Lee v. Commissioner of Social Security
REPORT AND RECOMMENDATIONS: (1) 19 The Motion For Allowance Of Attorney Fees filed by Plaintiff' s counsel be GRANTED, and the Commissioner be directed to pay Plaintiff's attorney fees pursuant in the total amount of $17,550.00; (2) Plaintiff's counsel be ordered to refund directly to Plaintiff the amount of attorney fees ($4,300.00) previously paid to her counsel under the Equal Access to Justice Act; and (3)The case remain terminated on the docket of this Court. Objections to R&R due by 11/7/2017. Signed by Magistrate Judge Sharon L. Ovington on 10-24-17. (mcm)
UNITED STATES DISTRICT COURT
SOUTHERN DISTRICT OF OHIO
WESTERN DIVISION AT DAYTON
NANCY A. BERRRYHILL,
Commissioner Of The Social
: Case No. 3:14-cv-00291
: District Judge Walter H. Rice
: Magistrate Judge Sharon L. Ovington
REPORT AND RECOMMENDATIONS1
This case is before the Court upon a Motion For Allowance Of Attorney Fees filed
by Plaintiff’s counsel (Doc. #19), the Commissioner’s Response (Doc. #20), Plaintiff’s
Counsel’s Reply (Doc. #21), and the record as a whole.
Before this case began, Plaintiff and his counsel entered into a written contingencyfee agreement. The agreement documented Plaintiff’s agreement to pay attorney fees in the
amount of 25% of any lump sum award for past-due Social Security benefits payable to him.
The agreement also documented counsel’s willingness to work on a contingency-fee basis.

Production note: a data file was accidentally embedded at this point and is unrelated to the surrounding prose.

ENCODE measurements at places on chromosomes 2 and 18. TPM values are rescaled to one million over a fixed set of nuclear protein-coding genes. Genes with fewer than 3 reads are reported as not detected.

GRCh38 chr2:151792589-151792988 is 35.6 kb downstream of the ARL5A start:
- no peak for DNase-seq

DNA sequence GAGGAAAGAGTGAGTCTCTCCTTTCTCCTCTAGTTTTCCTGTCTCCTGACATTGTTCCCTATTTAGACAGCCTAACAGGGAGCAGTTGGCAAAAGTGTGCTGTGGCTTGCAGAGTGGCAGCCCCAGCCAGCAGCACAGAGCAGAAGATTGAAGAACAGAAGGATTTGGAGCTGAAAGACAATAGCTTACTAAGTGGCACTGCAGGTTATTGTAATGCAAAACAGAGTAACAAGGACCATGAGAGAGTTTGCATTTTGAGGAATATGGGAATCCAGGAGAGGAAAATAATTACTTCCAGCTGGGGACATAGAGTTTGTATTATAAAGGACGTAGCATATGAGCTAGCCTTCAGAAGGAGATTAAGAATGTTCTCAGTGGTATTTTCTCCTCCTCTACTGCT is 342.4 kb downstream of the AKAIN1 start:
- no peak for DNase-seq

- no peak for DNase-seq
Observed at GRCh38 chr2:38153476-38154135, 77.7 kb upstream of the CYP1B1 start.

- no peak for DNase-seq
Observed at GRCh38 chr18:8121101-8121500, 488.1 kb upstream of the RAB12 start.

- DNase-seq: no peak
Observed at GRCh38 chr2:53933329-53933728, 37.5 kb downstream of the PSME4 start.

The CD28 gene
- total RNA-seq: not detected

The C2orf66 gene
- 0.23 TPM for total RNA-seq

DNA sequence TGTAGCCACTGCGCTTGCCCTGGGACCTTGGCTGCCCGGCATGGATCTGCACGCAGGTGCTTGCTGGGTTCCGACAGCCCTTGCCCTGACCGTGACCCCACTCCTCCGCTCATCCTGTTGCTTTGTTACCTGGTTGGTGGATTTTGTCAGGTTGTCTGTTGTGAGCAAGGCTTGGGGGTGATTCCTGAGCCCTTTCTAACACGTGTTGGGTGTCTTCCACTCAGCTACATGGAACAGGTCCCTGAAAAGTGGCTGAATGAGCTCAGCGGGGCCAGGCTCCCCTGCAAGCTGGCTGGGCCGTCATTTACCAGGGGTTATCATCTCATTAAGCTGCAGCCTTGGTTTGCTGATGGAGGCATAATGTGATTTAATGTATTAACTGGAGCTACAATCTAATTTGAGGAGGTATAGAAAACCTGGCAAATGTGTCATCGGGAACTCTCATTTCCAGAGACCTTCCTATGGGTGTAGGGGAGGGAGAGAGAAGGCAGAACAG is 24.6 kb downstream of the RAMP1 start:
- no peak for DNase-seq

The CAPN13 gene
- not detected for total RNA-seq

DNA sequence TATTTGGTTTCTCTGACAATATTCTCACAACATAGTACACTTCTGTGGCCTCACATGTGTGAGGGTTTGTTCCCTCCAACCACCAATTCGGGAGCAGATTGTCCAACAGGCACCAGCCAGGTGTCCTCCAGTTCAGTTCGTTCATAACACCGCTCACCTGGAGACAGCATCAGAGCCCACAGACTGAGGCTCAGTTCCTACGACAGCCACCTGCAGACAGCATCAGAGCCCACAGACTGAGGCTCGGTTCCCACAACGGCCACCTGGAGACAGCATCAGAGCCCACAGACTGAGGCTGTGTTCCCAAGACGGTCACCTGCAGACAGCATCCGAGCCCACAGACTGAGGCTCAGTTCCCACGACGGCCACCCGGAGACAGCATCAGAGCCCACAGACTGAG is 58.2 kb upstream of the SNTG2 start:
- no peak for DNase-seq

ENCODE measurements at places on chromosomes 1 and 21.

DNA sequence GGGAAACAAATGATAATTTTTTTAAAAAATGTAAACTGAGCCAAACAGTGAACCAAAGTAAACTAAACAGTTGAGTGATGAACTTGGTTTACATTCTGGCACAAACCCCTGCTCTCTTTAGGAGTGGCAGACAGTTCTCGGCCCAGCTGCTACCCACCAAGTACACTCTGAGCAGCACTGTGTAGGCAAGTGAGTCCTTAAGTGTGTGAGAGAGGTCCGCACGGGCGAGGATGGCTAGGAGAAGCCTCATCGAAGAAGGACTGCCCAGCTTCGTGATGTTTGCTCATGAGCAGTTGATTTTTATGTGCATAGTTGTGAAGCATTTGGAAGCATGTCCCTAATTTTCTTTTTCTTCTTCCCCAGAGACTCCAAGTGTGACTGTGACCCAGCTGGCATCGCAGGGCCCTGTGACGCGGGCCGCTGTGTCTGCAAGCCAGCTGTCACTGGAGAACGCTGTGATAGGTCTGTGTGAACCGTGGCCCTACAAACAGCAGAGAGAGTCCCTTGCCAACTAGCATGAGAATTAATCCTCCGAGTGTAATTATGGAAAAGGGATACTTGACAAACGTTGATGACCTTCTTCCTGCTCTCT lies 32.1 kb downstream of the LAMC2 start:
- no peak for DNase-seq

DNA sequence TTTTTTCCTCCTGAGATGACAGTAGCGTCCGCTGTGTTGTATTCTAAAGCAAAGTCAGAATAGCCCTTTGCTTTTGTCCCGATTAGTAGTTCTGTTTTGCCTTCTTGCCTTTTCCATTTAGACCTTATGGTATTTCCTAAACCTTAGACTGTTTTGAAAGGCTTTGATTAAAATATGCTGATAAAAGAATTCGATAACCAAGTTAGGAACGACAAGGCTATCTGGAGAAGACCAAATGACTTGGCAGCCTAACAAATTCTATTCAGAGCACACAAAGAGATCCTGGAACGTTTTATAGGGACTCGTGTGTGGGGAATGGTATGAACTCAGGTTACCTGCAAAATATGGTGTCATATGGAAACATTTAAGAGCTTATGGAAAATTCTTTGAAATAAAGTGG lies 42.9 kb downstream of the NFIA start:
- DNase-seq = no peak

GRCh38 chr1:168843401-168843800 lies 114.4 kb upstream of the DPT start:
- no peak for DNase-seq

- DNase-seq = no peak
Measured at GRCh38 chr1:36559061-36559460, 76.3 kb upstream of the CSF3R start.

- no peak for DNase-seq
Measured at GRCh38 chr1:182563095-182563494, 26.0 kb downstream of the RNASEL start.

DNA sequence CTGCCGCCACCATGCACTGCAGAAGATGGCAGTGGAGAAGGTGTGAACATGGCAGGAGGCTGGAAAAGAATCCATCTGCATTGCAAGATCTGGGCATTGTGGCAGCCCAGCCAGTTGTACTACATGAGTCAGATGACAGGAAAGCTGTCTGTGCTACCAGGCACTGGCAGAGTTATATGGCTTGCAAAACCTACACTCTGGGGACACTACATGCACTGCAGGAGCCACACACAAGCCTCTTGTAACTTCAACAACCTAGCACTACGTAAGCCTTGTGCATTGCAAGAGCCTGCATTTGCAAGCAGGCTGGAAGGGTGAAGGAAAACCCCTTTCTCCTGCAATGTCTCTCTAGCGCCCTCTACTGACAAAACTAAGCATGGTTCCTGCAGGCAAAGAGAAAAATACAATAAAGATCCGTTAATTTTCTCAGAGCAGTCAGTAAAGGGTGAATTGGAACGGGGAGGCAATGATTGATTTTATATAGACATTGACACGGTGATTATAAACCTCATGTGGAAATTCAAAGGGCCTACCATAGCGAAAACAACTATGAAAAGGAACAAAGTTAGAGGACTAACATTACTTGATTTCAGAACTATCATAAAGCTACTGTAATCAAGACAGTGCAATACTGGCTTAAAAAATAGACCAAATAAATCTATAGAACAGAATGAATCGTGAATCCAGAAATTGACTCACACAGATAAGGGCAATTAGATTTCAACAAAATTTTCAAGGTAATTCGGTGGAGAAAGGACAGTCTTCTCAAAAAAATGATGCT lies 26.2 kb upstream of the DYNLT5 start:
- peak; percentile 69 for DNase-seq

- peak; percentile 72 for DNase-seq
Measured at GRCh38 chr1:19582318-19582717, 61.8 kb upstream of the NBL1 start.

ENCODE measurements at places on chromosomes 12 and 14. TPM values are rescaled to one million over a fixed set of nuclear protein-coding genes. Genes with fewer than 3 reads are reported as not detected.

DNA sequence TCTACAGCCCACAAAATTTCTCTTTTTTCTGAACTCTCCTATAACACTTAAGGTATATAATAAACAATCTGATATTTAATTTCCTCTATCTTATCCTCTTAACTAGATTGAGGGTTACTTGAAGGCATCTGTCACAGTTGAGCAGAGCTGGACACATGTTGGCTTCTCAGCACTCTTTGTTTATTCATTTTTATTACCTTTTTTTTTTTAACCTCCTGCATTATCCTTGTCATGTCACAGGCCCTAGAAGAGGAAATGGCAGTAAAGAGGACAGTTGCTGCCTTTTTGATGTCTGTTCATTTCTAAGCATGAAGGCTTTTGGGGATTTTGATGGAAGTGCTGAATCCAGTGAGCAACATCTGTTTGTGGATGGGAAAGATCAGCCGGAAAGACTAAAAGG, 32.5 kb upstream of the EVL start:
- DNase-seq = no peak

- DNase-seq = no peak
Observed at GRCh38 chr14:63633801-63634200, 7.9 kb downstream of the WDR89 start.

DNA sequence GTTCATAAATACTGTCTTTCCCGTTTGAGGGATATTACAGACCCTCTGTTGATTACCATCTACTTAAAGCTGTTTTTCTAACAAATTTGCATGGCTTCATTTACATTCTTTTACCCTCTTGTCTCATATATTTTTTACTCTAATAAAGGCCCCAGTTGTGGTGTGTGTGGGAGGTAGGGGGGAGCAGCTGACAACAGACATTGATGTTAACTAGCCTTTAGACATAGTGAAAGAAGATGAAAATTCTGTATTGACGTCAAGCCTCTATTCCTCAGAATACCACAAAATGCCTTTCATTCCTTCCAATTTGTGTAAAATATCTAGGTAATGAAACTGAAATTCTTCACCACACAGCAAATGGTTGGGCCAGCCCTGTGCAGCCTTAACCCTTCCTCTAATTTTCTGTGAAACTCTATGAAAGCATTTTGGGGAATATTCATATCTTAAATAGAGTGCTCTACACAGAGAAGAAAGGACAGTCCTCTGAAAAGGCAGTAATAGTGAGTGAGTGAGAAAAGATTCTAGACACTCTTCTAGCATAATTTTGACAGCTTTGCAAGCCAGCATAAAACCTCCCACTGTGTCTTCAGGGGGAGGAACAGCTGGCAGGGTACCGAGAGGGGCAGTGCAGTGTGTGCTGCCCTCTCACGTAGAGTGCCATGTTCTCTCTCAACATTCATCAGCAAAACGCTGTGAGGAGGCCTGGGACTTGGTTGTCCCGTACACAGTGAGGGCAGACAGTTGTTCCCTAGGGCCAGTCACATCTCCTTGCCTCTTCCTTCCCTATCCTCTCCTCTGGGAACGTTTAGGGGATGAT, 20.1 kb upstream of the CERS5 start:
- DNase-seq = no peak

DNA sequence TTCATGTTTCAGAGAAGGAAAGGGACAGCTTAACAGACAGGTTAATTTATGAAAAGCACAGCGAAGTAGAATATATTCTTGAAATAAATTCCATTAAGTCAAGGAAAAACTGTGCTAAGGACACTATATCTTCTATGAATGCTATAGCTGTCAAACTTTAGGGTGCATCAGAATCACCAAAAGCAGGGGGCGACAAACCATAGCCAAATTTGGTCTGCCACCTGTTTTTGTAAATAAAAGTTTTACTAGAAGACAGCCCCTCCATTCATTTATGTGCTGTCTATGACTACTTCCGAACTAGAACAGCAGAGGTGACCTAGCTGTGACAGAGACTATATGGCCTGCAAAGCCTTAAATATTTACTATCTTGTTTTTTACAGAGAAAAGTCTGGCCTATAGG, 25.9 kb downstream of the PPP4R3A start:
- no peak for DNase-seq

This resulted in counsel’s acceptance of the risk he would recover zero attorney fees in the
event Plaintiff received no past-due benefits. See Doc. #19, PageID #779.
Attached is a NOTICE to the parties regarding objections to this Report and Recommendation.
As this case proceeded, Plaintiff established that a remand for payment of benefits
was warranted, and Judgment was entered accordingly. The Social Security Administration
awarded Plaintiff past-due benefits in a lump sum of $94,243.00. Id. at 780. The Social
Security Administration has withheld $30,129.00 from Plaintiff’s past-due benefits for
payment of attorney fees. Id. at 781.
Relying on 42 U.S.C. § 406(b), Plaintiff’s counsel presently seeks approval of a
$17,550.00 award of attorney fees from the funds withheld from Plaintiff’s past-due
benefits. The attorney-fee award Plaintiff’s counsel seeks, if granted, would result in an
award based on a hypothetical hourly rate of $675.00 ($17,550.00 ÷ 26 hours = $675.00).